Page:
I replayed the first 30 minutes of Rise of the Tomb Raider the other day. In it, I scaled a mountain, leaping from platform to platform while the environment around me crumbled. I then headed into a tomb, worked through a few puzzles, and triggered a high-octane escape sequence. A year ago, I enjoyed those opening moments immensely. After playing The Legend of Zelda: Breath of the Wild, though, they felt lifeless and stale.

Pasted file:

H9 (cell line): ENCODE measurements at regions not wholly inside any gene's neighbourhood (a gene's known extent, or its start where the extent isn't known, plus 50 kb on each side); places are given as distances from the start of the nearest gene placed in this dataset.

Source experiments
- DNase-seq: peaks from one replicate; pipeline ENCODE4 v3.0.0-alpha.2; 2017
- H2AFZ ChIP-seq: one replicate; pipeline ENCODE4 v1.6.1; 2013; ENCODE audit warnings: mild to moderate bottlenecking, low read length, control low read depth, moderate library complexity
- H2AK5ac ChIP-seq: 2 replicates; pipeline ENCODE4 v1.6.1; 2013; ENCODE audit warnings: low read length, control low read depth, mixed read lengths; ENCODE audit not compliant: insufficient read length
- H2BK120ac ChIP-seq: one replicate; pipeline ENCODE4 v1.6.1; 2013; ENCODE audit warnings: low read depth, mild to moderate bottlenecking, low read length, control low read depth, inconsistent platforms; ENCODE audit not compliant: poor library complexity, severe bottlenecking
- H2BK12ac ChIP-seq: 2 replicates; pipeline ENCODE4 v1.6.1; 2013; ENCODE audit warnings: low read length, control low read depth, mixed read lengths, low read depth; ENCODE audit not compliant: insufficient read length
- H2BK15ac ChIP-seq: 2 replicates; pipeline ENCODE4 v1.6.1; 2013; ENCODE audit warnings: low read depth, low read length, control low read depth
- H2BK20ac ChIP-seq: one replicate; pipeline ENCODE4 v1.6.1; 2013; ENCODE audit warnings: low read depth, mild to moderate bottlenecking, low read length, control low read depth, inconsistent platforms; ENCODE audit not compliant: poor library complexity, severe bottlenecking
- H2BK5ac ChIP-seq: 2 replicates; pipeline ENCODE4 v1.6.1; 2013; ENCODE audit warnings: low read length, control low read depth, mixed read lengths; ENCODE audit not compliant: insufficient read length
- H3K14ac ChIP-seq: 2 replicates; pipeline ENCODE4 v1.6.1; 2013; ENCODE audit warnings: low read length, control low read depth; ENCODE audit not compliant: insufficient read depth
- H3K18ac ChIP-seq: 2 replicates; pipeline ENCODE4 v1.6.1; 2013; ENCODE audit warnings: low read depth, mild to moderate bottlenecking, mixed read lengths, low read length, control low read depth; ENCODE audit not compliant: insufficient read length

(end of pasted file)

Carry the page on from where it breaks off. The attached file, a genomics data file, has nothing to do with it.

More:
From Tomb Raider to Uncharted, the modern adventure game is a tightly choreographed charade, a 20-hour quick time event (QTE) with a clearly defined path. When I jumped to evade an avalanche, Lara landed exactly where the game’s developers wanted her to. When I needed to solve a puzzle, the game began pointing, beckoning me to do what the developers wanted me to do. In Breath of the Wild, I had heart-stopping, adrenaline-filled moments, I solved complex puzzles, but through it all, I walked my own path.